Selectmen say the ZBA didn't deliberate or make any findings regarding the five separate criteria required by state law to give Jeremy Perkins a variance, according to its minutes of June 21.

Attorney Paul Fitzgerald said there is "nothing in the motion ... that reflects a discussion of public interest, the spirit of the ordinance, substantial justice or impact on values."

Rather, he said the discussion centered on the hardship clause and he claims the minutes reflect that the ZBA "itself struggled to supply a basis for the hardship" rather than have the applicant make his own hardship argument, which is what the selectboard said should have happened.

The suit says that, according to the minutes, one ZBA member stated it was hard to come up with a hardship and if the applicant had been the actual property owner, "There would be no hardship of any kind."

Selectmen contend that a hardship cannot be ownership alone but must be directly related to the "unique attributes" of the property itself.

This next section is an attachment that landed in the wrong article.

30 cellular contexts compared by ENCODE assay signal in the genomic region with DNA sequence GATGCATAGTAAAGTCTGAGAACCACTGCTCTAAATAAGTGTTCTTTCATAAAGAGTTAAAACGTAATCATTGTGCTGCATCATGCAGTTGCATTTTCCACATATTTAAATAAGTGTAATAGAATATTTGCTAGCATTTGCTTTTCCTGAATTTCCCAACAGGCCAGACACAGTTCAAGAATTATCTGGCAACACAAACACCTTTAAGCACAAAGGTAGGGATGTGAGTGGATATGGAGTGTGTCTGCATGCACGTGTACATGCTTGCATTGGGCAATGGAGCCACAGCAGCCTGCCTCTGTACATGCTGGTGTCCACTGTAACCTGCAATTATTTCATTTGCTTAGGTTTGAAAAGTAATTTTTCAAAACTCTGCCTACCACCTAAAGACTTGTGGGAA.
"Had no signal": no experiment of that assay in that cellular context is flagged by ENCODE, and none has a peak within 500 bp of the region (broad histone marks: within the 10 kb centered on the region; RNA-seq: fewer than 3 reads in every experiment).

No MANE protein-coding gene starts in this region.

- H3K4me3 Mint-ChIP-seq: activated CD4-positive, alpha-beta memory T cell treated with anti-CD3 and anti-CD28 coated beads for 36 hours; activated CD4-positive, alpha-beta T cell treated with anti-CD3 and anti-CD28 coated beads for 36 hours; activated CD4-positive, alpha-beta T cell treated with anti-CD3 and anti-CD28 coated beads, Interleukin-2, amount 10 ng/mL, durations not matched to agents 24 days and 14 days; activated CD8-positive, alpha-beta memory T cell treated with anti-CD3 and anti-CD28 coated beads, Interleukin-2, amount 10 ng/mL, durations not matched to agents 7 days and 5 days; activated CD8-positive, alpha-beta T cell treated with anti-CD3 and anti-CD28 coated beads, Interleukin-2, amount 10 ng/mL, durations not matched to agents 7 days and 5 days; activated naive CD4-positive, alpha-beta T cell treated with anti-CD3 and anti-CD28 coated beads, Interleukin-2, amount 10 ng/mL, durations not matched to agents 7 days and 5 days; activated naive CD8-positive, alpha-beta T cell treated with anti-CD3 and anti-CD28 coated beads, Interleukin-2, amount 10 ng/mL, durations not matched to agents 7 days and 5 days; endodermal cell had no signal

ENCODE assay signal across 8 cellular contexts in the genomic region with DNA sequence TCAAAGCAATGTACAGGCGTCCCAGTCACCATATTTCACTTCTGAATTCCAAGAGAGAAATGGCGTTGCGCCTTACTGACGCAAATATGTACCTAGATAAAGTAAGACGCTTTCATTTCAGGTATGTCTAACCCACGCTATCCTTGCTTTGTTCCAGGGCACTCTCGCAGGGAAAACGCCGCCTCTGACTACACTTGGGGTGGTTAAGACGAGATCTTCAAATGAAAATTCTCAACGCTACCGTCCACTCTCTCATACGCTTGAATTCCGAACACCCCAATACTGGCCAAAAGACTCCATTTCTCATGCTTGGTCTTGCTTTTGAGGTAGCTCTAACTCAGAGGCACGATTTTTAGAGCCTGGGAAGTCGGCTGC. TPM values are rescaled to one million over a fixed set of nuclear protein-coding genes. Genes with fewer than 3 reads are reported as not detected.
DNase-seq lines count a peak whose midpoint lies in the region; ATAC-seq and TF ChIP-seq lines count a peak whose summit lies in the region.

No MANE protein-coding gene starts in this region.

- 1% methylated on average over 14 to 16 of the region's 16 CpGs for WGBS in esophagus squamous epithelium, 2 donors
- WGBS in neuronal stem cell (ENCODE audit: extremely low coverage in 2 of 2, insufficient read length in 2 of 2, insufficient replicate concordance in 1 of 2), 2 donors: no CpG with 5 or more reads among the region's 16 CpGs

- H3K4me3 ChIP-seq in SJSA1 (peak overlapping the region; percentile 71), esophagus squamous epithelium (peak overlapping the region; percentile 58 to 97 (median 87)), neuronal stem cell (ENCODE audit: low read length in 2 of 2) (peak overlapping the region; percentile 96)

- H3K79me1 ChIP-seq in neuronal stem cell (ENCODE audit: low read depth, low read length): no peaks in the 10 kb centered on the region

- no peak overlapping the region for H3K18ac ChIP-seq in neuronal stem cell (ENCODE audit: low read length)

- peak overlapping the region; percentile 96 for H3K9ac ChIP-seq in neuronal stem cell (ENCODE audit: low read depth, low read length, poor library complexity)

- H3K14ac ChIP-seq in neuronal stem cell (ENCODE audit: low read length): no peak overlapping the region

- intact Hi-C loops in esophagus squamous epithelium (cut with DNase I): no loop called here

Fitzgerald said having two automotive repair companies nearby doesn't constitute a hardship for a new applicant.

He notes the two existing shops were "grandfathered," as they were permitted before the town ordinance changed to disallow that activity in that zone.

He said the hardship that the ZBA created on its own was that the location of the building is such that it is not easily visible from the road, not something that could be attributable to the property itself.

Selectmen say there are other allowable commercial business existing in that zone, which indicates the property can be used for other enterprises.

The pleading also notes that at some point the minutes of the June 16 ZBA meeting were altered or amended, as is reflected in the minutes of the Aug. 16 ZBA minutes. Selectmen say the alterations were an "obvious attempt to bolster the record in the matter in support of an unsustainable grant of a variance."

Selectmen contend that even with the alterations, the variance is still not supported by law.

The town's ZBA has not responding to the pleading.